Jaw-dropping, eye-popping malpractice suits in 2018

By John Murphy, MDLinx
Published November 29, 2018

Key Takeaways

Malpractice—it’s the only suit that takes you to the cleaners.

For most physicians in the United States, being sued for medical malpractice is not a matter of if but when, according to the American Medical Association. More than one-third of US physicians (34%) have been slapped with a suit, the association reported.

Among all the cases of medical malpractice this year, you’ve most likely heard about the surgeon who posted videos of herself dancing during operations. But here are a few other jaw-dropping lawsuits you might not have heard about.

Patient sues hospital for reviving her

Jamie Sams, an author of spiritualist books, sued Christus St. Vincent Regional Medical Center, Santa Fe, NM, claiming that the hospital’s emergency staff revived her despite her double “do not resuscitate” (DNR) order after she went into cardiac arrest during a visit in 2016.

“Plaintiff Sams was wearing a purple bracelet issued by the hospital and labeled ‘DNR,’” according to the lawsuit, which was obtained by the Albuquerque Journal.

Sams is also suing because she was given Dilaudid®, even though she alerted the emergency staff that she was allergic to it, according to the suit. The allergic reaction caused her cardiac arrest. “As a result of being revived, [Sams] continues to experience severe pain, disability and limitations and further, will incur extensive expenses throughout the remainder of her life.” She is seeking unspecified monetary damages.

MRI won’t fly for big guy

A patient who claimed that he was sent home from Providence St. Vincent Medical Center, Portland, OR, because he was too large to fit inside the MRI scanner has slapped the hospital with a $7 million lawsuit for medical negligence, according to the Portland Business Journal.

Lawrence Jackson went to Providence St. Vincent Medical Center with complaints of mid-to-lower back pain, fever, chills, and elevated pulse and blood pressure levels. The physician who treated him ordered an MRI but realized that Jackson wouldn’t fit into the scanner. So, the physician sent him home, Jackson claimed in his suit.

Six days later, an ambulance brought Jackson to the hospital’s emergency department because his legs had given out, causing him to fall that morning. The same physician who had seen Jackson before suspected an infection, and a neurologist confirmed that Jackson was unable to move his legs, according to the lawsuit. Jackson was then transferred to Oregon Health & Science University Hospital in Portland, where he received an MRI. He was diagnosed with a low thoracic epidural abscess and taken into emergency surgery.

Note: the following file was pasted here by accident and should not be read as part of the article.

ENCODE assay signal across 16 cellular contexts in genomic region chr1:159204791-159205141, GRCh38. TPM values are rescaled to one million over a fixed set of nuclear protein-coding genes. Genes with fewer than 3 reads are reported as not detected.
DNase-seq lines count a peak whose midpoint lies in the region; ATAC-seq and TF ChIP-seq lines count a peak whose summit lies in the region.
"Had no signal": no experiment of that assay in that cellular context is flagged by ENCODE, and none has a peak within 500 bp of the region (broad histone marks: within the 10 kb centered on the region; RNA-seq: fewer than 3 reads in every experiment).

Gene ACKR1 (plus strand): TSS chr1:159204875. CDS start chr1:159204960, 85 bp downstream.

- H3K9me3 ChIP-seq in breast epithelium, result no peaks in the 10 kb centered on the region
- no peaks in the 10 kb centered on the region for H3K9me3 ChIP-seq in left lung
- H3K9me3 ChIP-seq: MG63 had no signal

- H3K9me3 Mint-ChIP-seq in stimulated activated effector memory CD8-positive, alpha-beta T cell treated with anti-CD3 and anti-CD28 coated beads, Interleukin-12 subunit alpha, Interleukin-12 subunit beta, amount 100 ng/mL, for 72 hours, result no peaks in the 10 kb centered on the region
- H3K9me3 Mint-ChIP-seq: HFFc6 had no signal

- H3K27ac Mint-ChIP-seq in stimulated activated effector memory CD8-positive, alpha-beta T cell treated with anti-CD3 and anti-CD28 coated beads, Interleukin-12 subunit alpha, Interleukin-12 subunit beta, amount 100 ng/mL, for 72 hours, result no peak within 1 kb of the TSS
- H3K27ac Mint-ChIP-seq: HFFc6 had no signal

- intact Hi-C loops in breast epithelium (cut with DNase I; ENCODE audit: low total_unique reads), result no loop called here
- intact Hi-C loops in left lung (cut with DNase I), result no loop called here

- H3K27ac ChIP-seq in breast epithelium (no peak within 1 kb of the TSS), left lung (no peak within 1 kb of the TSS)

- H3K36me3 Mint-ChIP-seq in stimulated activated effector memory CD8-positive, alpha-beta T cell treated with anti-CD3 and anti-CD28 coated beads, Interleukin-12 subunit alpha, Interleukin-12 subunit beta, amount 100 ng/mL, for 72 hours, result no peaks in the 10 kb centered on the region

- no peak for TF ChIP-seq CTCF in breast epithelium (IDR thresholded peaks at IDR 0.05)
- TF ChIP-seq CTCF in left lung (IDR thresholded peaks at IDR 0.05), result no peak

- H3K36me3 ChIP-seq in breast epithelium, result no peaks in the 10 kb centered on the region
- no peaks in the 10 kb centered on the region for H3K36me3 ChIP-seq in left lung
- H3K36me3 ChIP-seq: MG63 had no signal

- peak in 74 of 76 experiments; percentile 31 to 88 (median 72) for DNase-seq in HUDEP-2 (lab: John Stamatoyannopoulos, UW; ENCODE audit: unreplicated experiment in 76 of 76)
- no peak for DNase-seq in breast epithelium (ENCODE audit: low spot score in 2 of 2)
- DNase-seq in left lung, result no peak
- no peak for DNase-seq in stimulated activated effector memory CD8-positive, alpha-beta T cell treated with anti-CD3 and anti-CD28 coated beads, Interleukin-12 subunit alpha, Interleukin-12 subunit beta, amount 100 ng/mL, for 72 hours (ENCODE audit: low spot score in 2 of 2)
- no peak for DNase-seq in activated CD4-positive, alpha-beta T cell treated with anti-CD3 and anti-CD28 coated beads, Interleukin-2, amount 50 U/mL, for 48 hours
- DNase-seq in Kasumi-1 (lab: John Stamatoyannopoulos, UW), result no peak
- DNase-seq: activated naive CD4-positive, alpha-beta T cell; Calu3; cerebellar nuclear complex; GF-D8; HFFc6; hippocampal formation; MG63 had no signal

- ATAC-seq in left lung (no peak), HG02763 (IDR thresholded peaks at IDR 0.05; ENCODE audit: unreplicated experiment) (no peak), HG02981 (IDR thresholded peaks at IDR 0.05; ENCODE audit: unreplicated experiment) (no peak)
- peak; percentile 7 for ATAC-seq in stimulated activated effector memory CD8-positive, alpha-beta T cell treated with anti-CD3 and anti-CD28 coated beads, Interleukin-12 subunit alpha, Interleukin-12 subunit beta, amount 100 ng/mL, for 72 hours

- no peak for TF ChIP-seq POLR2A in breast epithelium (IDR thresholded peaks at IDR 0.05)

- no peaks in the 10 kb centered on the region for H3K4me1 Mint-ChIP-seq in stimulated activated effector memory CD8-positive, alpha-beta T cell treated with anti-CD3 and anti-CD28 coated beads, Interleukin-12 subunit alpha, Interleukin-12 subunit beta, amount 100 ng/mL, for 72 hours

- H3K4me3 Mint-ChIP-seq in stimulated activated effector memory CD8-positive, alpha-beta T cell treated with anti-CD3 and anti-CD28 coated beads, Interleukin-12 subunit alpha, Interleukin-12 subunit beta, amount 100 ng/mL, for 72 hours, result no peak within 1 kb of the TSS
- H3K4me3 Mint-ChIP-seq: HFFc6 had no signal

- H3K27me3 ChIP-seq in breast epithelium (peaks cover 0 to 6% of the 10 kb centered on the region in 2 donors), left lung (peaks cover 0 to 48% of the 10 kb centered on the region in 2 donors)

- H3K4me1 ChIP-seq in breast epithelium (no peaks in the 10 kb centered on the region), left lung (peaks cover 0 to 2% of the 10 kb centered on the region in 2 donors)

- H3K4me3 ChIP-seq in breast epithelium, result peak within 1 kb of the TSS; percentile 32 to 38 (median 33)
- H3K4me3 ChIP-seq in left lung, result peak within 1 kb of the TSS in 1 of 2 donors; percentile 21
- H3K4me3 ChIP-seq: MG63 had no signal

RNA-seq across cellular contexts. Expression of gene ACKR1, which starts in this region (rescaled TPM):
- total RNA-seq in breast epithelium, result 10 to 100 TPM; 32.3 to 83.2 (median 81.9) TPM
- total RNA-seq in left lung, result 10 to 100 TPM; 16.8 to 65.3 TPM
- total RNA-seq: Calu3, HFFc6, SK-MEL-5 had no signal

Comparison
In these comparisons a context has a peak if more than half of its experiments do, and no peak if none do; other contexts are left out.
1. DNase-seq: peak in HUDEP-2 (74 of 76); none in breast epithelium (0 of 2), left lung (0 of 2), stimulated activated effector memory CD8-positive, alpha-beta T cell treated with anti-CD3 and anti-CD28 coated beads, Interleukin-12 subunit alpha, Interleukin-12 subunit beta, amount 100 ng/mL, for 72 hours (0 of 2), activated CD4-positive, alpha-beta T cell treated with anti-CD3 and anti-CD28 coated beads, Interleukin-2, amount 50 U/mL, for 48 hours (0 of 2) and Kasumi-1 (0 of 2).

In his lawsuit filed in June, Jackson claimed that Providence St. Vincent was negligent by not transferring him on his first visit to another hospital with a larger MRI machine. Jackson now has permanent paraplegia and owes $1 million in medical bills, according to the suit, which is still in litigation.

Woman sues doctor who’s her secret sperm donor father

Thirty-six-year-old Kelli Rowlette sued reproductive specialist (and, it turns out, her biological father) Gerald E. Mortimer, MD, Idaho Falls, ID, for using his own sperm to fertilize her mother without informing either parent. Rowlette’s suit—which alleged medical negligence, battery, and fraud—claimed that Dr. Mortimer falsely told her parents that he had used a mixture of her father’s sperm and that of matching donors to inseminate her mother, when he had actually used his own.

Rowlette found out about the sperm switcheroo after submitting her DNA to Ancestry.com, only to discover that she was the biological daughter the fertility specialist.

Surprisingly, when the case went to court in October 2017, the judge dismissed Rowlette as a plaintiff because she had never actually been Dr. Mortimer’s patient. But the judge did allow Rowlette’s parents, who were also plaintiffs in the suit, to continue their medical malpractice claim against Dr. Mortimer.

Doctor sues patient for $1M for bad Yelp review

This isn’t a medical malpractice suit, but it’s still an instructive legal case.

Joon Song, MD, PhD, an obstetrician/gynecologist in New York, NY, turned the tables on a former patient who posted negative reviews online. Dr. Song is suing the patient, Michelle Levine, for $1 million in damages for posting “false and defamatory statements” on online review sites like Yelp, ZocDoc, RateMDs, and others.

The case stems from Levine’s annual visit to Dr. Song’s office, which resulted in additional ultrasound testing that’s not part of the annual exam. “I was sent a bill for almost an additional $500 for my annual checkup,” Levine wrote in a review on Yelp.com. “[N]ow they want me to cough up an extra $500 for services I didn’t even need?” In the same review, she used statements such as, “false medical diagnosis,” “MEDICAL FRAUD,” “SCAM OFFICE.”

Dr. Song’s suit argues that Levine’s comments weren’t made as opinions but as statements of fact. “These statements were made maliciously and willfully, and were intended to cause harm to [Dr. Song’s] business and reputation,” according to the suit.

The case is headed to court in early 2019.

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